A milestone in the fight against TB was reached this month when the first tuberculosis drug to be approved in 50 years became available in South Africa.

Bedaquiline (Sirturo), the first TB drug to be licensed since 1967, was approved by the US Food and Drug Administration (FDA) this month.

“This heralds a new era in TB treatment and research,” said Dr Alex Pym, principal investigator at the KwaZulu-Natal Research Institute for TB and HIV.

While the drug is now available in the country through a compassionate use programme, Pym said it still needed to be approved by the South African Medicines Control Council (MCC) before it can be more widely used.

A phase III study is due to start shortly in Durban and other sites around the world.

Pym, who was the lead investigator for the Durban site of the multi-centre international drug trial, said the approval came after lengthy clinical development.

He said the company that developed the drug, Janssen Pharmaceuticals, initially had a programme to develop new antibiotics against drug-resistant bacteria.

It was only an after-thought to develop a non-pathogenic variety for mycobacteria that led to the development of a new TB drug.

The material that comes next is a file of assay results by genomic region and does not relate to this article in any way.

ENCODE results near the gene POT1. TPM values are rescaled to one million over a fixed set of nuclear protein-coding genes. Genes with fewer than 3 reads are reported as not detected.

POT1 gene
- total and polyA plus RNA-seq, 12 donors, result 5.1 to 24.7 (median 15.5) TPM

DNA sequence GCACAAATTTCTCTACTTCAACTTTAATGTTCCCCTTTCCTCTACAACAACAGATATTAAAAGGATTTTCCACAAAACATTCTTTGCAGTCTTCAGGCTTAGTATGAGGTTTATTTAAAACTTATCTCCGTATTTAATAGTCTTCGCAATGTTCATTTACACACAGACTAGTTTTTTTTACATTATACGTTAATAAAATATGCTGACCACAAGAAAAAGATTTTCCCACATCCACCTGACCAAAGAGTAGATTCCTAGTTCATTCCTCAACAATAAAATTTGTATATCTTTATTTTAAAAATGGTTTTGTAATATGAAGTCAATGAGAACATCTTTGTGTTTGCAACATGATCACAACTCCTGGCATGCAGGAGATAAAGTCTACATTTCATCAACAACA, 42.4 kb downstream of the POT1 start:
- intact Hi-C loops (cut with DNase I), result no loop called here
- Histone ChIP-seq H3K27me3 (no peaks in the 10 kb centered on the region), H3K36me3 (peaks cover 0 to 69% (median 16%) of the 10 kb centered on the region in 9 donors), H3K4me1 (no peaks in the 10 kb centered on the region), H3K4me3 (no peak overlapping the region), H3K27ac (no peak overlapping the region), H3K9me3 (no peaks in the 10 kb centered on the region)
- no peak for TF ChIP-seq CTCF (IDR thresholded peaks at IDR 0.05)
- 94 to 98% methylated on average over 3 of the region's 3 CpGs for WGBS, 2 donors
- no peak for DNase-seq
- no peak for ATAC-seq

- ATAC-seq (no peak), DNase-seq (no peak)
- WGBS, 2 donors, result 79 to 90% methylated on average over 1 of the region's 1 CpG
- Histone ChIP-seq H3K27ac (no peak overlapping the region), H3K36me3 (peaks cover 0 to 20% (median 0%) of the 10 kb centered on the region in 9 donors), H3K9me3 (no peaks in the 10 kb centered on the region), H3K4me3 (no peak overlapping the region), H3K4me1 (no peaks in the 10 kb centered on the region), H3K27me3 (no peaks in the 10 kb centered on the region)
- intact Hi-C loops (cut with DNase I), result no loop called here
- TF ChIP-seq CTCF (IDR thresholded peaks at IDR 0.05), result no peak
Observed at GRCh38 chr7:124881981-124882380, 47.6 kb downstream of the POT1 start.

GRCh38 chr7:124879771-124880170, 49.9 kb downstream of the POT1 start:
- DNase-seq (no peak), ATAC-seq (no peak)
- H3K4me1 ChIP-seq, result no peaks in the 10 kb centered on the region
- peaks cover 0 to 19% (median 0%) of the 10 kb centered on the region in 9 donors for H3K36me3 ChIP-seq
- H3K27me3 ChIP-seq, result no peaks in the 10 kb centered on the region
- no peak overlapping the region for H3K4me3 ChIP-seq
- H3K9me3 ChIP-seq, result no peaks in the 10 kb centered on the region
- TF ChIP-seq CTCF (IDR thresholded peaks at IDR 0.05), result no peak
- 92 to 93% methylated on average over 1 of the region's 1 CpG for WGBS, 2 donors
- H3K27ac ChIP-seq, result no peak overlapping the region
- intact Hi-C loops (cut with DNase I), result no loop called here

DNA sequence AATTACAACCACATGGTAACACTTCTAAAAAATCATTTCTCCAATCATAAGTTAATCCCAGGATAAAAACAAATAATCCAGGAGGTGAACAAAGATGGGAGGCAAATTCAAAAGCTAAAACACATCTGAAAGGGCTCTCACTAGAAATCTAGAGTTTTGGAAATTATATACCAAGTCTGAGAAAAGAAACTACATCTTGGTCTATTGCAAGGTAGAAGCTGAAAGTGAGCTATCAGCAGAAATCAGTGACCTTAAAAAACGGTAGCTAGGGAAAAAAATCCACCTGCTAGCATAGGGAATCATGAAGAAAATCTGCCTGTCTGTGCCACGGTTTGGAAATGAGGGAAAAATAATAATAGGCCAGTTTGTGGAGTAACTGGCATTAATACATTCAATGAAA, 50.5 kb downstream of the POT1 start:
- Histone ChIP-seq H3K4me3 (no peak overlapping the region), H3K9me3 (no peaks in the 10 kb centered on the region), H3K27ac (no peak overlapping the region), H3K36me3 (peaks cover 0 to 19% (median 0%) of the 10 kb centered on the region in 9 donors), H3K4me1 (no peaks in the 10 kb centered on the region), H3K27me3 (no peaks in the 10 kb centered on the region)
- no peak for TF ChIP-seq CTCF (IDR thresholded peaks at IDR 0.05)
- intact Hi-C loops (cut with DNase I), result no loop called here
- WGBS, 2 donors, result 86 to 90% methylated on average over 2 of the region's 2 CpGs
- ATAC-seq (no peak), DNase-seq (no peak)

The first patients to be treated with the new drug were in Cape Town and Durban.

“That study started in 2005. However, this was a very short study conducted over only one week with a small group of patients who had a drug susceptible version of TB. The results showed a very small effect,” said Pym.

Despite the weak result, Pym said the company had the courage to go ahead and do another study to see if the drug would work in drug-resistant TB. Pym describes this as an innovative step, as there had never been a drug tested for drug-resistant TB before.

The second trial started in 2007 and the final results only became available last year.

“Again, most patients for this study were South African and part of the trial was conducted here in Durban. What the trial showed was that if you treat MDR-TB patients for six months with this drug, you have a greater chance of clearing the bug from the sputum than with the standard drug alone,” he said.

“As a landmark, this is really exciting,” said Pym, “but it also has many challenges.”

So far, only a few hundred patients had been treated with the drug, Pym said.

“Another challenge is that this drug has only been approved for use in MDR patients. While KZN and South Africa have a high burden of MDR-TB, this is still a small proportion of the total population affected by TB, so we need new studies to see if it can improve treatment of ordinary TB,” he said.

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